The anti-inflammatory actions of feverfew is mainly via an inhibition of NF-kB activation, and inhibition of prostaglandin biosynthesis [8]. Parthenolide specifically binds to and inhibitsthe IkB kinasecomplex, which plays an important role in the pro-inflammatory cytokine mediated signalling [15].

+ Migraine Headaches

Feverfew is considered the best herbal treatment for migraines [6]. It is best used as a long term treatment, rather than for immediate relief. In the 1980's, due to widespread media coverage for the use of feverfew as a "cure" for migraines, a few doctors took it upon themselves to observe the effect of this herb on their patients and submitted their results to an online journal. In one double-blind, placebo controlled clinical trial investigating these effects, feverfew was found to produce a significant reduction in migraine headache frequency compared to the control group. [6, 7].

The mechanism of action for this is reported to be through inhibiting the secretion of granular contents from blood platelets and neutrophils such as prostaglandins, and histamine. The constituents suggested to be responsible are mainly the sesquiterpene lactones; 3-beta-hydroxy-parthenolide, secotanapartholide A, canin, and artecanin. [6].

Although the above theories stand to reason as to how feverfew acts on migraine headaches, much of the mechanisms of action for this condition remains elusive to science. Therefore it is hard to pinpoint how chemicals such as those contained wihin feverfew truly work within the body for this condition. Currently, the suggestions for feverfews possible mechanism of action(s) on treating migraine headaches includes:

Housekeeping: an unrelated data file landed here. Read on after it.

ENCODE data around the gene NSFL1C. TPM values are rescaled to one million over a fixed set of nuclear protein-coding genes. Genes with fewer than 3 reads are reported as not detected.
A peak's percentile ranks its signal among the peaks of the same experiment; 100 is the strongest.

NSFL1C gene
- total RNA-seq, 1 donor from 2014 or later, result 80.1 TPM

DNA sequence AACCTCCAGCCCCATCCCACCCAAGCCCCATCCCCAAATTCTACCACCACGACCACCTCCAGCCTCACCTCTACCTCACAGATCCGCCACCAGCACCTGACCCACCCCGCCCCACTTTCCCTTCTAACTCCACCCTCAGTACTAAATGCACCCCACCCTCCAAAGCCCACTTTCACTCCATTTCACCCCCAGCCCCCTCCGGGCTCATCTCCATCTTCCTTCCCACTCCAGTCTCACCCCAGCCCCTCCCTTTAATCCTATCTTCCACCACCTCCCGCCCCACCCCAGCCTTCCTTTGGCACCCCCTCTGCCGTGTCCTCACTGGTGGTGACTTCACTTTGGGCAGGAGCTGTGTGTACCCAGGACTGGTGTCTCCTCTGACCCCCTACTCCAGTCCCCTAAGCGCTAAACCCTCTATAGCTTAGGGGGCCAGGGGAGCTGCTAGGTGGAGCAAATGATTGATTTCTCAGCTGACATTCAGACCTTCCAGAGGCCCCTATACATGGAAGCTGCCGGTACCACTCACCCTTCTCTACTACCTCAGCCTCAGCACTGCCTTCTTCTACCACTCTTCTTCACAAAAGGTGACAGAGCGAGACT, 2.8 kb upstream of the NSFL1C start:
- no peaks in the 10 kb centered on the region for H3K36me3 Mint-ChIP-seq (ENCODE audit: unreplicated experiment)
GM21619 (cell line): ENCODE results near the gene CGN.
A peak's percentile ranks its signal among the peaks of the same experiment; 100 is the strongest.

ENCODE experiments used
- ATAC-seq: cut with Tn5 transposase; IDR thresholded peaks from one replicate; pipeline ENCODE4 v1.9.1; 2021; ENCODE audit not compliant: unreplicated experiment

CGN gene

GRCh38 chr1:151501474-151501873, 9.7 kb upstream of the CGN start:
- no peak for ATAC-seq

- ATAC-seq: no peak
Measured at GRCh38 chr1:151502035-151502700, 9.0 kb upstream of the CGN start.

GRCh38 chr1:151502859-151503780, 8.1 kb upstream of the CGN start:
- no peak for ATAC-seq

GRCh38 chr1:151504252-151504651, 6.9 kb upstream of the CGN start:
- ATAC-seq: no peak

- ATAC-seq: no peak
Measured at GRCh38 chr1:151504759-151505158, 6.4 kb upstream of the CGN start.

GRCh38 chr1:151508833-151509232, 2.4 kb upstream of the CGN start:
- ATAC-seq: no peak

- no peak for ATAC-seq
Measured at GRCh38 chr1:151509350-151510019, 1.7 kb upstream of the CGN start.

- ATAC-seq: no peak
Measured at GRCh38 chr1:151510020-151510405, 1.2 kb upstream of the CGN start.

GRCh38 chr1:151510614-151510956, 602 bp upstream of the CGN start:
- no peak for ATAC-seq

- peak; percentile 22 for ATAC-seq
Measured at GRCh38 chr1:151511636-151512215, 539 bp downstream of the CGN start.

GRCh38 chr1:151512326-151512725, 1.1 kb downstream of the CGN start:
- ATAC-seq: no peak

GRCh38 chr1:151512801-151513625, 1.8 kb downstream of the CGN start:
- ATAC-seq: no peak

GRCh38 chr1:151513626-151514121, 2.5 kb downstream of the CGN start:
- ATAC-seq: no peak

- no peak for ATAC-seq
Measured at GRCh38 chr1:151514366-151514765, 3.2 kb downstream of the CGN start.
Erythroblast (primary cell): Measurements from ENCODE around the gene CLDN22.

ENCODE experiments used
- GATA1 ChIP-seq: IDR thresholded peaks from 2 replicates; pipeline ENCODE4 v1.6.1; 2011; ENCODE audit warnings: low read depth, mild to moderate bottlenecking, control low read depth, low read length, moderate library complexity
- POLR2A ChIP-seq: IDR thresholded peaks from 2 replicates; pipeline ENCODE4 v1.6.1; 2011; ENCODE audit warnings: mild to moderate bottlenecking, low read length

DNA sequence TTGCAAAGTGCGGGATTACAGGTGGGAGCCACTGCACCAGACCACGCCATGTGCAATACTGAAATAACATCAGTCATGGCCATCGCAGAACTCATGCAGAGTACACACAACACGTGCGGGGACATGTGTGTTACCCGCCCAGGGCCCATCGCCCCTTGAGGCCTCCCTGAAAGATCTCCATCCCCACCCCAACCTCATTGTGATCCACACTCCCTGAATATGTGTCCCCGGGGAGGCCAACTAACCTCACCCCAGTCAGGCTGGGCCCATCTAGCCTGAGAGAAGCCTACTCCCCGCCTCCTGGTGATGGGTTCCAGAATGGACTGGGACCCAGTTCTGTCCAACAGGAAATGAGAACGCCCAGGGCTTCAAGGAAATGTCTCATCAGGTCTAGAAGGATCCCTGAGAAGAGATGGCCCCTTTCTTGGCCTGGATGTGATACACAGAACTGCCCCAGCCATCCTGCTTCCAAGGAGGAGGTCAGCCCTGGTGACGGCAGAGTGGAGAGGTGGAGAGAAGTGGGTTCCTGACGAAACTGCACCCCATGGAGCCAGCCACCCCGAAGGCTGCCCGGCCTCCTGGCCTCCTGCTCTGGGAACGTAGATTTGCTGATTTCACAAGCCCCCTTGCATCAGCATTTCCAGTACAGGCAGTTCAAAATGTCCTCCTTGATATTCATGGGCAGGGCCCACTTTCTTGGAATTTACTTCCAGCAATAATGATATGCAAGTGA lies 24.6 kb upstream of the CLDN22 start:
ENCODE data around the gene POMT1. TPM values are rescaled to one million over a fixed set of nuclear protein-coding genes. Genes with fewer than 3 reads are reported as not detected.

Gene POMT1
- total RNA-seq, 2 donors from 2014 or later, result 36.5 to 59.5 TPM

1. Inhibiting serotonin release from platelet triggers (which is thought to lead to a complex chain reaction leading to migraine attacks) [1, 8].
  2. Anti-inflammatory activity in migraines due mainly to the partenolide content. This differs from other anti-inflammatory drugs because of how specific parthenolide is on how it inhibits NF-kB through a variety of biochemical pathways [8].
  3. Decrease of vascular smooth muscle spasm [1, 17].
  4. Blockage of platelet granule secretion [1, 18].

 

Phytochemistry

+ Chemical Breakdown

  • Sesquiterpene lactones [3]
    • Germacranolides
      • Parthenolide
    • Guaianolides
    • Eudesmanolides
    • Articanin
    • Santamarin
    • Also contains: artecanin, artemorin, balchanin, canin, costunolide, 10-epicanin, epoxyartemorin, 1-beta-hydroxyarbusculin, 3-beta-hydroxycostunolide, 8-alpha-hydroxyestagiatin, 8-beta hydroxyreynosinn, 3-beta-hydroxyparthenolide, manolialide, reynosin, santamarine, epoxysantamarine, secotanaparthenolide A, secotanaparthenolide B, tanaparthin-alpha-peroxide, and 3,4-beta-epoxy-8-deoxycumambrin B [3].